Wright said one of the things he likes about the platform is if a customer ends up buying solar through a different EnergySage contractor, he gets an email from EnergySage telling him so. In the past six months, Wright said his company sent out about 500 bids. He only recalls getting three to five emails back from EnergySage saying those customers opted to go with a different contractor. The other 495 customers didn’t go solar, at least through EnergySage.

“I kind of get a little bit of feedback to know OK, it’s not just me. They’re just not buying,” Wright said.

Marketplaces spread solar awareness

Azam Kazmi, president of YellowLite in Northeast Ohio, thinks online marketplaces are well worth his time. YellowLite has been signed up for both Pick My Solar and EnergySage since their inception.

“For the returns, they don’t ask for a whole lot,” Kazmi said. Compared to the cost of organically researching and following up with leads, he said these platforms charge less. He does admit organic leads are much more valuable and likely to end in a sale, but he likes the volume of leads these platforms generate, especially in a market like Ohio where solar is still not a kitchen table topic, or as competitive as Southern California.

Kazmi said he doesn’t get many leads from Pick My Solar yet, but the ones he has received have been more qualified than EnergySage’s.

“You’re dealing with fewer customers, so the close rate is better, versus EnergySage with more leads,” Kazmi said. He doesn’t have a problem with the lack of serious leads on EnergySage, though. “They’re leads. There’s not a whole lot that they could do, I think, on their end besides just saying that ‘Hey, we are a tool available.’”

Although Pick My Solar is also a consumer-facing marketplace, it serves a different purpose. Pick My Solar is meant to replace an installer’s sales and marketing team, so its rates for signed contracts are higher than EnergySage’s. Pick My Solar calls this distinction a “managed” marketplace versus the “unmanaged” consumer-to-installer communication on EnergySage.

Pick My Solar staff receives customer requests, creates quotes based on information in its installer database, designs systems using Aurora Solar, sends the customer three different quotes and then sends the signed customer contract to the winning contractor.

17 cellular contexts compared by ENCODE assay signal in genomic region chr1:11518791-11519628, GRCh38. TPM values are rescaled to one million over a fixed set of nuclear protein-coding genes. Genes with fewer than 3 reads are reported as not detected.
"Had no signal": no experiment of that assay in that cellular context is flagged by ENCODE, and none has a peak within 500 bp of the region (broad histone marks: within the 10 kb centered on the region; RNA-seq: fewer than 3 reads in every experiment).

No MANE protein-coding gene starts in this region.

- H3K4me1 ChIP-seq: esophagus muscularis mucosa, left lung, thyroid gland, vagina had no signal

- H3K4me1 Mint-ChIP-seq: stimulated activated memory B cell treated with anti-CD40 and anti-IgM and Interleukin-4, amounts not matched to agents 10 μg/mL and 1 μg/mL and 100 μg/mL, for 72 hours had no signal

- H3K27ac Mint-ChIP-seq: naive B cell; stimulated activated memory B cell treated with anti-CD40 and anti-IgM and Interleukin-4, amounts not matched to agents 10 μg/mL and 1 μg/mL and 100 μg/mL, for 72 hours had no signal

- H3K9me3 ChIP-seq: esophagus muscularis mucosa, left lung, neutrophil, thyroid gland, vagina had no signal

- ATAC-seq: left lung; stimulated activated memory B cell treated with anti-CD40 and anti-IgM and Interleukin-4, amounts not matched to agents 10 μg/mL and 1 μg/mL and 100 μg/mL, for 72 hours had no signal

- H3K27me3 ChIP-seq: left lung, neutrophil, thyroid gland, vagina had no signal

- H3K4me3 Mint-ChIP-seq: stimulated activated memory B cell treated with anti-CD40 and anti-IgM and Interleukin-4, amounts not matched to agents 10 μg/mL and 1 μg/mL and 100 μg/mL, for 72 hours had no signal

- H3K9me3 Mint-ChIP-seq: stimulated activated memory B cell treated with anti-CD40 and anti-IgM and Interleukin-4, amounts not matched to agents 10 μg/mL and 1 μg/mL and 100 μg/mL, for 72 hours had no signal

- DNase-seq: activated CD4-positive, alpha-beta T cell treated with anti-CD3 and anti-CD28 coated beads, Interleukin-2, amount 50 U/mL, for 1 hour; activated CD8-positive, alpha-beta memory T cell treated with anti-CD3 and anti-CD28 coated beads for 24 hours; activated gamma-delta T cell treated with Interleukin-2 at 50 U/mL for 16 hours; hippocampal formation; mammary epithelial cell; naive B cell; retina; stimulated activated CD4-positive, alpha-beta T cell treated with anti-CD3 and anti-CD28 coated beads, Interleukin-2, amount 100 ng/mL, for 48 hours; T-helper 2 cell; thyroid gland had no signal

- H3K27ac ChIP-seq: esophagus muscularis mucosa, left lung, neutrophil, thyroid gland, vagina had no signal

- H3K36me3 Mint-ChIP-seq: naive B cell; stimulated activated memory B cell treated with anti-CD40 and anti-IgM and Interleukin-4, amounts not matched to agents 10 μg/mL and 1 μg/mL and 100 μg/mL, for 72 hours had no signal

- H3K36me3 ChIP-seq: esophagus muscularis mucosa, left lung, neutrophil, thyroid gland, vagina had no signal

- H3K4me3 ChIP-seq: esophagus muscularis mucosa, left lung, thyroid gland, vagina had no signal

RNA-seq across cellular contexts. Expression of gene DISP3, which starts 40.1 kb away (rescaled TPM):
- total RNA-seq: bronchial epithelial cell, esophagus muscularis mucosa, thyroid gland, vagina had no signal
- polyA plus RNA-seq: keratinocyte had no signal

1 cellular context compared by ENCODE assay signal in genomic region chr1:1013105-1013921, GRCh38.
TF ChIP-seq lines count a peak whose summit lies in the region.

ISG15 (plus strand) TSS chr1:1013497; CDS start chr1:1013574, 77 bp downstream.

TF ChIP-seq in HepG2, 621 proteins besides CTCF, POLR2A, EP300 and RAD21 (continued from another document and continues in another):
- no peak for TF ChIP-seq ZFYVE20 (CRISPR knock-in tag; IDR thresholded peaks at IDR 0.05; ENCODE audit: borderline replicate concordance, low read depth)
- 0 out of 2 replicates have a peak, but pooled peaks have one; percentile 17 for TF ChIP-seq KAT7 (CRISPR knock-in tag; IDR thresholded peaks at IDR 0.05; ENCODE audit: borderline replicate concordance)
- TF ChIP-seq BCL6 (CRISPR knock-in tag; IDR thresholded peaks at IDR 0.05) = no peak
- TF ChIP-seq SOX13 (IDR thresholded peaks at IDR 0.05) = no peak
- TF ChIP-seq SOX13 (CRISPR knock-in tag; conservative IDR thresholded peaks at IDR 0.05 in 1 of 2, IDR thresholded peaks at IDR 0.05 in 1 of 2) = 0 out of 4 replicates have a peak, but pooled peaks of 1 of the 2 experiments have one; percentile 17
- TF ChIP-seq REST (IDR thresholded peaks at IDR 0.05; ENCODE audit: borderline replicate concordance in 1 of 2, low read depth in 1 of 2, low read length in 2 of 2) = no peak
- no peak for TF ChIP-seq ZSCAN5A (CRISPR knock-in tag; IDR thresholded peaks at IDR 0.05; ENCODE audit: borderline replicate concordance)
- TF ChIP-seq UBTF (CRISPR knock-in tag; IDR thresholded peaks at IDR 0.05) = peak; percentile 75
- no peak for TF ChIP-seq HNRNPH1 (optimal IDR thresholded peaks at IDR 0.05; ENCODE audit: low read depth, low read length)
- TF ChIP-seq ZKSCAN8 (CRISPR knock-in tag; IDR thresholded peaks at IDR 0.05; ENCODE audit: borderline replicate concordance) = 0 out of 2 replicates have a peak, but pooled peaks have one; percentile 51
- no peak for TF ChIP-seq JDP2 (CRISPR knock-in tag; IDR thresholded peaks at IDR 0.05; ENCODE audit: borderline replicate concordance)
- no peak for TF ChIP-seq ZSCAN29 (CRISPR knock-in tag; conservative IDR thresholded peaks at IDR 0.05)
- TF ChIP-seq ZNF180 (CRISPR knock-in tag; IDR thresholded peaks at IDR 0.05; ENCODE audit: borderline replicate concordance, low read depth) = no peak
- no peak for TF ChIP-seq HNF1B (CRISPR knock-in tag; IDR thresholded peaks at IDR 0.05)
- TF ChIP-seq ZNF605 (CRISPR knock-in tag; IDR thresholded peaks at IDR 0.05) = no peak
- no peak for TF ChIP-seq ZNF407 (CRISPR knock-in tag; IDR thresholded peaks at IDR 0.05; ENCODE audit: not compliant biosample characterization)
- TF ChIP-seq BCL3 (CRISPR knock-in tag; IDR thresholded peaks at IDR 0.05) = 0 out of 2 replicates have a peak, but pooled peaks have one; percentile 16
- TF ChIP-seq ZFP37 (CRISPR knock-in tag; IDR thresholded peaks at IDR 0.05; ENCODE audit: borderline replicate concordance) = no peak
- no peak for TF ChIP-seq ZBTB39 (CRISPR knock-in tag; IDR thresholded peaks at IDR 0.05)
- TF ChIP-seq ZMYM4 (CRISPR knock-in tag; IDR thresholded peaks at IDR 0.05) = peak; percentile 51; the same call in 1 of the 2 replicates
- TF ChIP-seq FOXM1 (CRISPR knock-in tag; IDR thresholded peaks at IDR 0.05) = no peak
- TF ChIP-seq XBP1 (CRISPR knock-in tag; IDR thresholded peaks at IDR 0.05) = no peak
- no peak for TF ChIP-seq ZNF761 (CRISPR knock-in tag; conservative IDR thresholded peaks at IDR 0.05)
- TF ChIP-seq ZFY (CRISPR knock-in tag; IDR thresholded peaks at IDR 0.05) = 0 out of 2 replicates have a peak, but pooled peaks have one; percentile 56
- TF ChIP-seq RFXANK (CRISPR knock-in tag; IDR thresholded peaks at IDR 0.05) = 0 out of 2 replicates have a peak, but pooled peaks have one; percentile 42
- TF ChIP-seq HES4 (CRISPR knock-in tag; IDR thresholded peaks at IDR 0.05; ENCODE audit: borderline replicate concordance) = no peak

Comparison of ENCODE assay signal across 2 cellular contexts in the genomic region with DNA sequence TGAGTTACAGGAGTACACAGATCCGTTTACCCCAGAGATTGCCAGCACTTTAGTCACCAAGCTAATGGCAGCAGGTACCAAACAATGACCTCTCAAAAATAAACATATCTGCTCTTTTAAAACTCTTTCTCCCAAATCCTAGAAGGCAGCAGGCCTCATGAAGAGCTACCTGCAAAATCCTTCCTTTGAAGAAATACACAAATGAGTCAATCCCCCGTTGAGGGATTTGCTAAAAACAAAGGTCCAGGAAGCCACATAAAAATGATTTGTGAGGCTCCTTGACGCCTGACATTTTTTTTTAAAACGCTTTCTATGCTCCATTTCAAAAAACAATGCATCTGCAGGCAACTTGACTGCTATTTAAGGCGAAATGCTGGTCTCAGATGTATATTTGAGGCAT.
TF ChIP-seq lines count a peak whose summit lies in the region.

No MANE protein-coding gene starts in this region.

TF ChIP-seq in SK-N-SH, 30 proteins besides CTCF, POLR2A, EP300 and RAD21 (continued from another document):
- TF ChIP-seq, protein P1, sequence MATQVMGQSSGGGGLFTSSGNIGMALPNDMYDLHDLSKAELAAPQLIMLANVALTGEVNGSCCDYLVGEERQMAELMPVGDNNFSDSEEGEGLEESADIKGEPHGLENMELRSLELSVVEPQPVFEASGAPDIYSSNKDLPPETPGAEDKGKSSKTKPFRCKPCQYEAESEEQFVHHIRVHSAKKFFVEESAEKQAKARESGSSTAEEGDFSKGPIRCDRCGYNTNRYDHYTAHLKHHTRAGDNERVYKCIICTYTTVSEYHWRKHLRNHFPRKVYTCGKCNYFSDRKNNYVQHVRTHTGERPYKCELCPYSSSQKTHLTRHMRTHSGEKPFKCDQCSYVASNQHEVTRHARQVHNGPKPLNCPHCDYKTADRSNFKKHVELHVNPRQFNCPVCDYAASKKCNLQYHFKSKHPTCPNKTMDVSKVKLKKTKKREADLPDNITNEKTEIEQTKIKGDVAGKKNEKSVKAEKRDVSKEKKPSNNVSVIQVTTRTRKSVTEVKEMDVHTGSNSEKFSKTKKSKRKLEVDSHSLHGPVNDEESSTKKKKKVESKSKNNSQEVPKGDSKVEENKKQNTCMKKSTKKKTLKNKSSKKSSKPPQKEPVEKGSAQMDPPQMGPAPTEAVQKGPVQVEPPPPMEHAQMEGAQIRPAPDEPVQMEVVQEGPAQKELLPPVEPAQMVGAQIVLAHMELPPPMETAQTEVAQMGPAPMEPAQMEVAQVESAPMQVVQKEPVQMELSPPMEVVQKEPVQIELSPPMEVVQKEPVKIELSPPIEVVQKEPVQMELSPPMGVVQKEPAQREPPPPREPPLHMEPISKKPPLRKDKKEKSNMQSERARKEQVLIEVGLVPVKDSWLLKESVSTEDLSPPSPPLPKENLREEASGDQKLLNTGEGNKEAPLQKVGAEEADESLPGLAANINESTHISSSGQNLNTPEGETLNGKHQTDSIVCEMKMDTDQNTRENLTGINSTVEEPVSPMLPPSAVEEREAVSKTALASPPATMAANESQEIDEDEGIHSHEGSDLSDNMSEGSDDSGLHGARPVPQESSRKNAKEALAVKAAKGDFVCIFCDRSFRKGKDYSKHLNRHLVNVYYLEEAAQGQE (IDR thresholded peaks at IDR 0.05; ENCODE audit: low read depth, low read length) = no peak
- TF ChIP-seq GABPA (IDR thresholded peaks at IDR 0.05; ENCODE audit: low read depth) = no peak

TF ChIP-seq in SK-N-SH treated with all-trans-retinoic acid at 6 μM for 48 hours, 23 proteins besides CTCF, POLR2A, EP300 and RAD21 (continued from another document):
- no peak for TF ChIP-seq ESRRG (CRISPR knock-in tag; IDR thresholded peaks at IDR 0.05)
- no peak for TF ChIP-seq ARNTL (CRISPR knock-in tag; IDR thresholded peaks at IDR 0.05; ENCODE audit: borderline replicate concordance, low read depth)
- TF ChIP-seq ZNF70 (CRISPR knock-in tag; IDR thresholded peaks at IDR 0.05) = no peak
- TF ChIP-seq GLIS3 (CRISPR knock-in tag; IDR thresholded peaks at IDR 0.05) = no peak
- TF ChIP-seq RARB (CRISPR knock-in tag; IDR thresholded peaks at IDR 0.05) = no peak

“We’ve already kind of done all of the legwork for [the installers]. When we close that sale, it’s basically plugging into their pipeline, into their operations team,” said Rex Kehoe, partnership director for Pick My Solar. “So it kind of bypasses all of that work that needs to be done and time, energy, money that’s spent up-front.”

EnergySage’s Aggarwal said Pick My Solar is not a true marketplace for consumers because its main function is to become an installer’s sales team. That may be so, but Kehoe said Pick My Solar is a better option for installers that don’t have the time or resources to spend sending many quotes to customers who may not be serious about buying.

Pick My Solar has focused its expansion efforts on partnering with certain utilities like Con Edison New York to serve their markets. It has about 100 vetted installers signed up on pickmysolar.com currently. EnergySage aims to serve a national consumer market and has 500 pre-screened installers on the site now.

Transitioning to online selling

Kazmi tasks entry-level employees at YellowLite with working the solar marketplaces. Once a customer gets closer to buying, he assigns an experienced sales consultant to the lead.

Although Quick Quote makes it easy to send that initial bid, winning a customer usually requires much more effort. Installation companies must continue to follow up with leads through the platform.

Aggarwal said contractors should have a salesperson dedicated to working EnergySage on staff, or at least someone who’s internet-savvy and can close deals on the platform. In its “Top 10 tips for installer success,” EnergySage advises installers to submit quotes within one hour of the request, avoid pushy sales tactics of door-to-door sales and make sure all messages to consumers are friendly and free of spelling errors.

Some smaller installation companies don’t have the resources to have an employee work the site full-time. Dara Bortman, VP of marketing and sales at Exact Solar in Philadelphia, said her company signed on to EnergySage around the time it launched, but hasn’t done much with it since then. The type of jobs that interest her company almost always reach EnergySage’s seven-bid limit before Exact Solar has a chance to submit a bid.

“They’re getting them really quickly,” Bortman said. “So if you don’t do that, and you go on and see the email an hour or two later, you look at [the potential job] and it’s full. You can’t even bid on it.”